Ellis’ Middle School Future City Team once again took first place at the Pittsburgh Regional Future City Competition. This honor marks the seventh time Ellis has won the regional competition in thirteen years of competing. In addition to taking the top prize, the Ellis team also won special awards for Best Essay and Best City Layout. The team advanced to the National Finals in mid-March, where they competed against teams from across the country in a virtual competition, and are in the running for the National People’s Choice Award. The national awards will be announced at a virtual ceremony on April 7.
A team of Upper School students representing Ellis won first place on Hometown High Q, a local trivia quiz show for high school students on KDKA. Seniors Kiera Harrell-Danks, Annika Ramani, and Lowrie Woodside competed in the regional quiz show, and Hunter Kloss, Class of 2021, and Grace Boyer, Class of 2023 served as alternates.
Computer Science Teacher Michele Lombardi posed this question to her grade 5 students in Creative Computing class. In-person and remote learners raised their hands and chimed in with different answers. “It means to be confident,” said one student. Another suggested it meant being helpful. A third said it meant being inventive. Students compiled their descriptors into a word bubble and agreed that a changemaker is someone who is brave, someone who is kind, and someone who perseveres.
Outside of the second grade classrooms, the walls are lined with black and white photos and short essays written by students. Each one has a different title—My Hands, My Arms, My Neck, My Hair, My Brain—and explains what second grade girls believe is the best part of themselves. Inspired by the book, The Best Part of Me by Wendy Ewald, which features a similar style, students celebrated the different ways they were unique by writing about their favorite attribute and sharing it with the class.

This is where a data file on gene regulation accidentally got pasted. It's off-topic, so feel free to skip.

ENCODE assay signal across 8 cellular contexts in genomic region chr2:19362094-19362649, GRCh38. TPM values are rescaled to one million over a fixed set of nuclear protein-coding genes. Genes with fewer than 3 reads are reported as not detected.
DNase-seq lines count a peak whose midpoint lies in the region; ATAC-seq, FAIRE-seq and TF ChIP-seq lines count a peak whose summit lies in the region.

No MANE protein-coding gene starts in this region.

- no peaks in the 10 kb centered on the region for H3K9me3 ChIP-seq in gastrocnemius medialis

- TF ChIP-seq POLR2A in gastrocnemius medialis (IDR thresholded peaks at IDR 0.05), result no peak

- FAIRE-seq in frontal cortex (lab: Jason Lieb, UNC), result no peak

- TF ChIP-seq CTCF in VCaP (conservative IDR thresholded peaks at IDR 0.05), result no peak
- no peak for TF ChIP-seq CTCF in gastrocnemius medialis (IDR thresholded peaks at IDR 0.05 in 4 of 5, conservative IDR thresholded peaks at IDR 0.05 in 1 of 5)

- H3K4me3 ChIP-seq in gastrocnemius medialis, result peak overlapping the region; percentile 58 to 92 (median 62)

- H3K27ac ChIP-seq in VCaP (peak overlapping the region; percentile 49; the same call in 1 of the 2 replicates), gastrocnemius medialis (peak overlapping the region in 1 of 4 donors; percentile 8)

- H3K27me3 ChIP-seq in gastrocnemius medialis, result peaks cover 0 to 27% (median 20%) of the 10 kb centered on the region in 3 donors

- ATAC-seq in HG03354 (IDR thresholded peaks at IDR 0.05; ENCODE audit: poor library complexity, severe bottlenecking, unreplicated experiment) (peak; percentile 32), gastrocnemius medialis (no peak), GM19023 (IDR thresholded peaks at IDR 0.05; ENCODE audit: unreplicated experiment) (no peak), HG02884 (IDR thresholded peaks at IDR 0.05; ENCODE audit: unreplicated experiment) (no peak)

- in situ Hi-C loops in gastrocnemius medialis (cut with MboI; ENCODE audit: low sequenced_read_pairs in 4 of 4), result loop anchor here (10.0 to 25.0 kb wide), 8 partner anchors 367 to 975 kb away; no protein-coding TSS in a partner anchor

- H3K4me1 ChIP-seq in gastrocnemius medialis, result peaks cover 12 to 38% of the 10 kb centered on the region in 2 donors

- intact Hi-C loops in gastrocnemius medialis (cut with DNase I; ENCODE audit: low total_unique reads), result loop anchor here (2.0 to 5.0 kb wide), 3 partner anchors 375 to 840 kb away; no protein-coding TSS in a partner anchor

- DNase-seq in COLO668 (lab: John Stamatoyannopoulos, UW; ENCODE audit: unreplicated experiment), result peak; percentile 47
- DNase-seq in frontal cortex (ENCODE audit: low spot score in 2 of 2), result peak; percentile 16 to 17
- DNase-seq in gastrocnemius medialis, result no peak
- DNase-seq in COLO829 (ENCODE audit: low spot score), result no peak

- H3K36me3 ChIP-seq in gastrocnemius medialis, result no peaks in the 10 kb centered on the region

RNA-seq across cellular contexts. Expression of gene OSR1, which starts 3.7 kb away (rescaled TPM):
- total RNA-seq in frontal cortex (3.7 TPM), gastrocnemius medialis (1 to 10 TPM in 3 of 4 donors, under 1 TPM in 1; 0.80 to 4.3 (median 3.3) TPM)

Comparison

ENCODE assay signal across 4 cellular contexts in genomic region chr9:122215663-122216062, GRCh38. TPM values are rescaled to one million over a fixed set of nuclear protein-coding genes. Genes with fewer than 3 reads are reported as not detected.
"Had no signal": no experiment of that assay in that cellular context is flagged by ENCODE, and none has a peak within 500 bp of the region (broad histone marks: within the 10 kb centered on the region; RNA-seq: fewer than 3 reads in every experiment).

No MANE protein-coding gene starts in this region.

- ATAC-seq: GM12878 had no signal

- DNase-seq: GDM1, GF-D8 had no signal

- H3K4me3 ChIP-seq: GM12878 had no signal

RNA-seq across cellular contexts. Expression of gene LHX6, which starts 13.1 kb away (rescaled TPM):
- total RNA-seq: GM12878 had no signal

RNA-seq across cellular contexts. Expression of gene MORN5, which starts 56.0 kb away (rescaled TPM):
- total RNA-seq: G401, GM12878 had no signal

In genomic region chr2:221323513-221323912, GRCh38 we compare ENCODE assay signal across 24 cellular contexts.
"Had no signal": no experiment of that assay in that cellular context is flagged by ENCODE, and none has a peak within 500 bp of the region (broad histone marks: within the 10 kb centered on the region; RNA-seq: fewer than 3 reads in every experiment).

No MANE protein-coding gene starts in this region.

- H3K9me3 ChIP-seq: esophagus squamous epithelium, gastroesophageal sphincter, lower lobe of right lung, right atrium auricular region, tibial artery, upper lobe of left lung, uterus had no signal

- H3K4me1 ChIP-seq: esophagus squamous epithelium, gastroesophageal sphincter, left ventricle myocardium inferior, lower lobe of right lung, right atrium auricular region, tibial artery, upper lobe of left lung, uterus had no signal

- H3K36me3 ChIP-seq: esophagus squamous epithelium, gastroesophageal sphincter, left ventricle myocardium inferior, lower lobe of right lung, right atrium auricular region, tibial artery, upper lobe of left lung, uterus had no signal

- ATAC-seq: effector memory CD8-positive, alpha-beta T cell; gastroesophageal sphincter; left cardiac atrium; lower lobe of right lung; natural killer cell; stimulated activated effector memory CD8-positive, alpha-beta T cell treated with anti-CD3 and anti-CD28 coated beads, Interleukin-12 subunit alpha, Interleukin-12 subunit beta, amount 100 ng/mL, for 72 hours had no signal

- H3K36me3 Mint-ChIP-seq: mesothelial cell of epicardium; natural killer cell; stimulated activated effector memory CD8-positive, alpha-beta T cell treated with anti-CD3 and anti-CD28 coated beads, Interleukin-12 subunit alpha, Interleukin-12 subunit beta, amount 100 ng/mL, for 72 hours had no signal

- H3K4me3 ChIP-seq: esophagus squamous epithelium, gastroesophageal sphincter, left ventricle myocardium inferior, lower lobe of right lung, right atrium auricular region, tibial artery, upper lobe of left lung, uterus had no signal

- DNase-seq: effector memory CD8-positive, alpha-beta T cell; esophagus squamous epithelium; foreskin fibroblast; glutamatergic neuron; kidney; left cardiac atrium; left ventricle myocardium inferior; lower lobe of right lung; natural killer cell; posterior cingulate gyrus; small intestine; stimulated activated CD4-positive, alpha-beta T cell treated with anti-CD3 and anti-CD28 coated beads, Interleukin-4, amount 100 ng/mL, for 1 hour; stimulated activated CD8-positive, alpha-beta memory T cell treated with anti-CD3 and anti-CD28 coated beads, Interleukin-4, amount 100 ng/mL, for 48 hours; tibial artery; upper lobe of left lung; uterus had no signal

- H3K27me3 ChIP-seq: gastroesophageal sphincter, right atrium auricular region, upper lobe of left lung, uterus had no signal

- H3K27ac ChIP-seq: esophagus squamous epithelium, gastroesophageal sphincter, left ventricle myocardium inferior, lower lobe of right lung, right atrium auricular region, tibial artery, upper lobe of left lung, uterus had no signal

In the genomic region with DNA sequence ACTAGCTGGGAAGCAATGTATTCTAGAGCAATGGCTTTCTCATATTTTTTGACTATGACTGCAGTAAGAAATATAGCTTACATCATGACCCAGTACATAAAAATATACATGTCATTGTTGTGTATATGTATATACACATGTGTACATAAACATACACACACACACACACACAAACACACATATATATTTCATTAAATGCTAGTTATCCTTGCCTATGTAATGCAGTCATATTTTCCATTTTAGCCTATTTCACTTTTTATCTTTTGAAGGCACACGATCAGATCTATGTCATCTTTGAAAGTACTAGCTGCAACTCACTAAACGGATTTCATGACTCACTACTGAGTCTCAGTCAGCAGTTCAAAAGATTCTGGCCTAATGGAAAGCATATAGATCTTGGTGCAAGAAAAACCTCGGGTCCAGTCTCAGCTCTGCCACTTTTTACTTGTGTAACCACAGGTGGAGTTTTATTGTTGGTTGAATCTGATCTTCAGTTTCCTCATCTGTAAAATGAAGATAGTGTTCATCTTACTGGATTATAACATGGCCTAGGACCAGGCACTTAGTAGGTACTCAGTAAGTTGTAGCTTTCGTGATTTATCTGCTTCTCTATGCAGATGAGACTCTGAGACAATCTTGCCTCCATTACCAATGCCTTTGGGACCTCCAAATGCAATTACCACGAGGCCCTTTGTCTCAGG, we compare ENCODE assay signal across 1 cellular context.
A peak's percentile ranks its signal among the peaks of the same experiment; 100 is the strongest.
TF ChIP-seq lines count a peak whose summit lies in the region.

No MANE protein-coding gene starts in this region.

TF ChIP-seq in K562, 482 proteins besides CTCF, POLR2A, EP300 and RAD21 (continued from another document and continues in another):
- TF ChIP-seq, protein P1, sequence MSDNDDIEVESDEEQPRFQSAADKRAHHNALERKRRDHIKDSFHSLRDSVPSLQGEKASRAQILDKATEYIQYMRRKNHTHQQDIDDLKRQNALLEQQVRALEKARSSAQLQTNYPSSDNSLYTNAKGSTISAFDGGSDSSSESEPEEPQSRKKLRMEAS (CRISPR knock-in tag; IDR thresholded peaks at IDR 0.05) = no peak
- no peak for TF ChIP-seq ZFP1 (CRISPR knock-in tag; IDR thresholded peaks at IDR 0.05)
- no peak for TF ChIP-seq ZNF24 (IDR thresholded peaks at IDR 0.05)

For grade 10 students Ilona Bender, Abby Fägersten, and Zoe Woon, field hockey season doesn’t begin in August and end in November—it’s a year-round commitment. Dedicated to the sport and to the Ellis team, Abby, Ilona, and Zoe took matters into their own hands this year to ensure that the Tigers continue their legacy of being a fierce WPIAL competitor. They decided to start a winter field hockey clinic at Ellis to introduce more girls to the game and to work on skill-building in the off-season.
Ellis student Rebekah Rapp, Class of 2024, has been nominated for the Leukemia & Lymphoma Society’s (LLS) Students of the Year program. A philanthropic leadership development program, Students of the Year fosters skills such as marketing, fundraising, entrepreneurship, and project management in order to raise funds to fight blood cancers.